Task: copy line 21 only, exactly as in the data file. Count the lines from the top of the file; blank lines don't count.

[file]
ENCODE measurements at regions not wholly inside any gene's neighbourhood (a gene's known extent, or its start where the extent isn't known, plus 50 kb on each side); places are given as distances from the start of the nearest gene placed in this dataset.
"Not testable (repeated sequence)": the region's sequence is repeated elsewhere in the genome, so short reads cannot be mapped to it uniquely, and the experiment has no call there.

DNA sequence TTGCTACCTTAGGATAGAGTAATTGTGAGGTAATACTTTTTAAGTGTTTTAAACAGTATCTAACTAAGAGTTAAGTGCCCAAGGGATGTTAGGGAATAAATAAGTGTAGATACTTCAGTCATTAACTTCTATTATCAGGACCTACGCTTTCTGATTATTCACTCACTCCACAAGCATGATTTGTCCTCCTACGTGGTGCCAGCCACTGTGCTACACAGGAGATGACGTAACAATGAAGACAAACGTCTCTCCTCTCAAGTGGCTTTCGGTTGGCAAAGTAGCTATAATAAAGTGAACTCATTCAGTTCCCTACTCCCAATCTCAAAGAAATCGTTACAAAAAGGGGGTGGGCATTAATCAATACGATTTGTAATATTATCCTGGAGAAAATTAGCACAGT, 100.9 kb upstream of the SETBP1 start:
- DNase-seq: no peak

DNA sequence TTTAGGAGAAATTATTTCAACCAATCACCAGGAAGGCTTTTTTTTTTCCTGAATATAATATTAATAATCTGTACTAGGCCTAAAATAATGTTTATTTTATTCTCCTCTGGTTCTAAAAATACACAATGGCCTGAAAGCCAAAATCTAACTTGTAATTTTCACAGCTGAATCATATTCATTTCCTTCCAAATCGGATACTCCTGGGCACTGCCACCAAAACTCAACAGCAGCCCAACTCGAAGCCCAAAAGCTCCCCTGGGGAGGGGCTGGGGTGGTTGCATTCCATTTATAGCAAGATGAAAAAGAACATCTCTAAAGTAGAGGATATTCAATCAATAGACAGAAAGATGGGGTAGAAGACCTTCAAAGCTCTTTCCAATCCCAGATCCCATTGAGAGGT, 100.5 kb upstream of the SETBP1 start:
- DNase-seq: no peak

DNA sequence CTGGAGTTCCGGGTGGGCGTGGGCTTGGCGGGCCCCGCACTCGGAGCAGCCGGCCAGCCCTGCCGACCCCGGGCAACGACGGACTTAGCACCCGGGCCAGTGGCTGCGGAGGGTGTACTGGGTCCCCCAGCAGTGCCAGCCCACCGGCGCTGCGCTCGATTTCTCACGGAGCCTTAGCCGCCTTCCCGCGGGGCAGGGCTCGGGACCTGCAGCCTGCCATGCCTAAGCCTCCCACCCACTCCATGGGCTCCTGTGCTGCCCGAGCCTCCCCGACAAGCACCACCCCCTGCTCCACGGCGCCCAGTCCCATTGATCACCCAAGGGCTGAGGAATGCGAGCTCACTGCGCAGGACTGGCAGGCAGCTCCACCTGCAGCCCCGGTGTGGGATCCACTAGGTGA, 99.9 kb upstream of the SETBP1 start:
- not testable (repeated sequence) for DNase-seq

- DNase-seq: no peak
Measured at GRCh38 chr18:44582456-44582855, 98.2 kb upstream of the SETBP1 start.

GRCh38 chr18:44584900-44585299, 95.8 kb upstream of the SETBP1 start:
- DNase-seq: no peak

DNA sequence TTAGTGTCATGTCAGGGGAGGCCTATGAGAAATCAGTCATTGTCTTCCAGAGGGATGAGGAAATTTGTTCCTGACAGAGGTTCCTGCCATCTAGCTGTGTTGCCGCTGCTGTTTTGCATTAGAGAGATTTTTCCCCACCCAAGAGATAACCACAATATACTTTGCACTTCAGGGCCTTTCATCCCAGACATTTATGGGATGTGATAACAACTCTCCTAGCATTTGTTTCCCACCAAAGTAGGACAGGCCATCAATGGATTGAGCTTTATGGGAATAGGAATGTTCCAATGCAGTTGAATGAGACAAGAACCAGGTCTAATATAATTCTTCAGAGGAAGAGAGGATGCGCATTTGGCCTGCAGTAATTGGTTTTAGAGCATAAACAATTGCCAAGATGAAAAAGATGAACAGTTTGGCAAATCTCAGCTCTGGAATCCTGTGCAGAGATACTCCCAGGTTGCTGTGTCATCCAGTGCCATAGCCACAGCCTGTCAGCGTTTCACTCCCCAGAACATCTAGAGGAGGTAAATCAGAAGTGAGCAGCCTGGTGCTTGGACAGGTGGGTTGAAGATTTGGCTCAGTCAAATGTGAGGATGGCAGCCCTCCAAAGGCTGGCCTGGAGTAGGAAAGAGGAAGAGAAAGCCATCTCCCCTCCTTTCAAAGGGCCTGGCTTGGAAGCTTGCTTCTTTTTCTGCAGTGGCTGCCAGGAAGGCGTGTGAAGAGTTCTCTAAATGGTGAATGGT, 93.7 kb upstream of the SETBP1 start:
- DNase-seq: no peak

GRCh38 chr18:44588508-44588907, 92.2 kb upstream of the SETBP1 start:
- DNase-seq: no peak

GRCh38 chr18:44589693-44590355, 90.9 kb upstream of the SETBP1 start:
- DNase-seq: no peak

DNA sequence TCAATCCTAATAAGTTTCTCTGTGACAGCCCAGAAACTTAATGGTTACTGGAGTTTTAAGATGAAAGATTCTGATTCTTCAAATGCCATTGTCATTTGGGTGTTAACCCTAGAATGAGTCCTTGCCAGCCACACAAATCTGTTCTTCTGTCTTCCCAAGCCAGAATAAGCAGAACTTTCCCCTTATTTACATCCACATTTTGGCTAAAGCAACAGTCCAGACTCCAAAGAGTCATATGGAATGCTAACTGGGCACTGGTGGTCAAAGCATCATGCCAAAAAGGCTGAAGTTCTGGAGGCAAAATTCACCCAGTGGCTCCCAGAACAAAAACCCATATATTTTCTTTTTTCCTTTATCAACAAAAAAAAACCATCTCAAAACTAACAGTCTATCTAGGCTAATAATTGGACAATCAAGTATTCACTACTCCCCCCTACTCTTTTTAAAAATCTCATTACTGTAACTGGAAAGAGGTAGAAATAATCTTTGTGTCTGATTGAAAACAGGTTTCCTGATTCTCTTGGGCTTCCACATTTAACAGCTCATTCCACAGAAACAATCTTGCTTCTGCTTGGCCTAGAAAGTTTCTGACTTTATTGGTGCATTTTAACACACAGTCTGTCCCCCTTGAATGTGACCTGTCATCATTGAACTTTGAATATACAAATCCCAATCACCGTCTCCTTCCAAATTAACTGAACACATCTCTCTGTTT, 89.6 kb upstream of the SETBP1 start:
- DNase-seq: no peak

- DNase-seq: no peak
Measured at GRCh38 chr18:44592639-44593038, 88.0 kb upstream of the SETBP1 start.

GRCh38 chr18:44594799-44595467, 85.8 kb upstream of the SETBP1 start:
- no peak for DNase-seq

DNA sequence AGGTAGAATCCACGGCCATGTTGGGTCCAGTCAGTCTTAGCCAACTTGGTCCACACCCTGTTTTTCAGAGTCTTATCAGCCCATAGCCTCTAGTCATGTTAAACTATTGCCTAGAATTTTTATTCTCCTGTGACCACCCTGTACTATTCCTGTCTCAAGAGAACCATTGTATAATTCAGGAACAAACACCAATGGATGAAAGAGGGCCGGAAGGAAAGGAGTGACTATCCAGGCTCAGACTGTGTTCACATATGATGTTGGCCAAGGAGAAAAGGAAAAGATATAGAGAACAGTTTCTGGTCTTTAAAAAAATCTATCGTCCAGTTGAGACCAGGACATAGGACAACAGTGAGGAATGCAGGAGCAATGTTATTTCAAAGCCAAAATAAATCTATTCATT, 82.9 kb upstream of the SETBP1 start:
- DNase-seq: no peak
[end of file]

- DNase-seq: no peak